While the COVID-19 pandemic has hit everyone hard, no industry has felt the closures and restrictions harder than hospitality. With no ability to work from home, the industry has found itself stranded in a new world where isolation, the very opposite of their normal job, is the order of the day.
Across the country, thousands of bars, cafes, restaurants and pubs have closed their doors, leaving their countless number of employees with no customers, no work, no income and a very uncertain future.
Normally in times of crisis, hospitality staff and their venues have been the rock that the wider population has relied on to get through, no matter what the situation. They have been the place you could go and the people to whom you turn when things get tough.
During natural disasters, economic collapse and times of conflict, the industry has always stepped up to the plate and been the constant, calming influence, no matter what was going on around them. In a way, they have been like the band, playing on the deck of the Titanic, as the ship slowly sank.
But this time it’s been different.
While everyone understands the need to restrict contact and therefore close venues, the result has meant untold hardship. In effect, hospitality workers have become, to keep the Titanic metaphor going, the third class passengers locked below decks.
While government assistance is helping some, it has to be remembered that hospitality is an industry that is disproportionately made up of casual and seasonal workers. Among them are visa holders, students and young people, many of whom have been left out of the government stimulus package.
While there is talk of easing the restrictions across Australia, it is commonly believed that bars and pubs, in particular, will be among the last to be able to reopen their doors. The result is that rather than helping people through the crisis, the members of the industry are themselves in crisis.
With this in mind, we wanted to highlight three local, on-the-ground initiatives that have been created to support hospitality workers. Each of them is concentrating on different gaps that need to be filled but each of them also needs your help to keep operating. If you can, please consider using the links provided to help them help those in need.
Jason “Jackie” Chan (of Hats and Tatts and The Westwinds Gin fame) and Henry Le (from the bar, Ends and Means) have started Covid-19EAD (Employee Assistance Directive) to feed unemployed hospitality professionals.
What started as a way to feed their own recently laid-off employees, soon turned into an outreach program with the mission of feeding as many unemployed hospitality professionals as they could afford.
At presen,t they are producing a range of chef-cooked, pre-packaged meals which they are distributing (via contact-less delivery) to hospo workers in a 15km radius from Melbourne’s CBD.
The meals that they provide are all free of charge, yet the unit cost of producing and delivering a single adult serving size meal ranges between $1.00 and $3.00 depending on protein content and dietary requirements (they cater for vegans, vegetarians, coeliacs and those who are nut and lactose allergic/intolerant)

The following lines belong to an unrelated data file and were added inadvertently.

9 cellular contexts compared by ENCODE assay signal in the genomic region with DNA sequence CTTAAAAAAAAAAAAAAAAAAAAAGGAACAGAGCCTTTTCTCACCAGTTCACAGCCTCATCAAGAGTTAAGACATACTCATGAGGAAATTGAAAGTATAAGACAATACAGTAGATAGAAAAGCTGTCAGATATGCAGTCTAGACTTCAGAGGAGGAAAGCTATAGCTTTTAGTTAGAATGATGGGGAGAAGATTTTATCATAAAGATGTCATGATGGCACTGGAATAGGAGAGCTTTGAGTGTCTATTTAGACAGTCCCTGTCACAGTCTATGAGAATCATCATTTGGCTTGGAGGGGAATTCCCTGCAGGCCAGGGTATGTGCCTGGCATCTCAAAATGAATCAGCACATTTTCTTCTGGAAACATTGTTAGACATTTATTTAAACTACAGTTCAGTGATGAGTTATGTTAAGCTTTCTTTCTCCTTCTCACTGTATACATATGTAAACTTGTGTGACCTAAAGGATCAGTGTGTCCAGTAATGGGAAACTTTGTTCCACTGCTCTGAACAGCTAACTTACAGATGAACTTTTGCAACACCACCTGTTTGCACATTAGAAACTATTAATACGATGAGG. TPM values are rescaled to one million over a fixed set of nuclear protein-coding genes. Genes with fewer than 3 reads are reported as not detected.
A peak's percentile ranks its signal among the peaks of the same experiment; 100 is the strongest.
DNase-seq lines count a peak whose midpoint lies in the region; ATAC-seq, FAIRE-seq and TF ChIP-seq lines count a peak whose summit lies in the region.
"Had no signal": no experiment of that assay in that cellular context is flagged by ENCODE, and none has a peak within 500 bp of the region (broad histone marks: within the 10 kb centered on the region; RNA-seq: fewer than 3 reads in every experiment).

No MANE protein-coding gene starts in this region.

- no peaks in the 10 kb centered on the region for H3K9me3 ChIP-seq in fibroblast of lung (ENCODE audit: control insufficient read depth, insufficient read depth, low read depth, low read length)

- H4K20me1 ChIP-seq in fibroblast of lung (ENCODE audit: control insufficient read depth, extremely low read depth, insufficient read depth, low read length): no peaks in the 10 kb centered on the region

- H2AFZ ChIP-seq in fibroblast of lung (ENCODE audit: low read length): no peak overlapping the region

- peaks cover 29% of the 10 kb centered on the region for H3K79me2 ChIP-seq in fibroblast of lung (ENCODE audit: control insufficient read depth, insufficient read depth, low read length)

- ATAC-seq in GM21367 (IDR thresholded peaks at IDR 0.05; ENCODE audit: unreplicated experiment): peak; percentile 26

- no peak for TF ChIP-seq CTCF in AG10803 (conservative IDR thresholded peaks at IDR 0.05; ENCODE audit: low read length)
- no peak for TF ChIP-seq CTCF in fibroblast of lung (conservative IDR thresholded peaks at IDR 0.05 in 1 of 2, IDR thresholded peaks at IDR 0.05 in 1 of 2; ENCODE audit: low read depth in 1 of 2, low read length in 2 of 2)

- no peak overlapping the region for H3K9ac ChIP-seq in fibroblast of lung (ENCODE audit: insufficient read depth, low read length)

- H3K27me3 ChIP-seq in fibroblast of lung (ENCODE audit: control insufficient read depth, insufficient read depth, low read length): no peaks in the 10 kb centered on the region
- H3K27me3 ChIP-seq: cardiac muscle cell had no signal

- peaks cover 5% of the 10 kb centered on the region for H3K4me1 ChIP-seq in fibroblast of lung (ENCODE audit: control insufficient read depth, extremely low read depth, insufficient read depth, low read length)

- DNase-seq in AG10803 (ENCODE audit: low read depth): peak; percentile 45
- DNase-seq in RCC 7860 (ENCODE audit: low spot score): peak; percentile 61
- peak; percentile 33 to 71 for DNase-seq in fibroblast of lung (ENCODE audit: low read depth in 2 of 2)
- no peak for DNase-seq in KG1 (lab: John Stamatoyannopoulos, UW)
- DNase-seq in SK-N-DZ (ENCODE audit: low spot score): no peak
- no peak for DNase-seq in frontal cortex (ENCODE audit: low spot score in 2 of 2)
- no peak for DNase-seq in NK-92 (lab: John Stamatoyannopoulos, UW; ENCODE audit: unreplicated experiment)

So as they will tell you, even a $1.00 will put a meal in the hands of someone who needs support.
Last week alone, they drove 473kms to deliver 812 meals to 168 households around Melbourne and every day more and more people are turning to them for help
The group have started a gofundme page where it is easy to donate
Hospo Threads is an online marketplace that acts as a one-stop-shop for people to find local venues they can support during these rough times.
With everything from t-shirts and hats to ‘cocktails-for-home’ and meal-deals, the site is free for venues to list themselves and free for people to access.
Co-created by Chau Tran (co-owner of Burrow Bar) and her brother TJ, the intention of Hospothreads was to help venues and business owners that don’t have means to sell things online. HospoThreads will facilitate the process to get them selling online as fast as possible.
As Tran explains, “TJ has a tech background, and I have a bar and marketing background, and we really wanted to put these skills together in order to best benefit the hospitality industry.
“A lot of bar owners are incredibly skilled, but as soon as the channel in which they had to operate their businesses changed, it seemed like an impossible task. That’s when we saw the opportunity to have the most positive impact for our friends in need.”
At last count, the site had 21 venues across four cities. For more information, go to hospothreads.com
Hospo For Life
Founded by Sydney chef Liam Crawley, Hospo For Life launched almost a year ago to provide the hospitality industry with access to psychologists and mental health services 24 hours a day, 7 days a week.
During this pandemic, Hospo For Life and Warner’s Gin have collaborated to launch the daily #HospoHappyHour to help struggling hospitality workers through this turbulent time with a daily #HospoHappyHour broadcasts.
Viewers can ask questions anonymously and for those with more serious concerns or issues, Hospo for Life can offer a free one-on-one session with a professional psychologist, then help in securing a referral for further sessions, all currently bulk-billed to ensure no out of pocket expenses for hard-hit Aussie hospo’s.
As part of the collaboration, Warner’s have started #HaveADrinkHelpAHospo, where five dollars from every Warner’s bottle sold (online and in-store through Dan Murphy’s) will go #HospoHappyHour to help support their efforts with the broadcast, which they intend to run every weekday until at least the end of May.
The episodes will run weekdays from April 20th at 5pm AEST on the Hospo For Life Facebook page. Anyone wanting to make a much-needed donation or set up a free counselling session can contact Liam on firstname.lastname@example.org.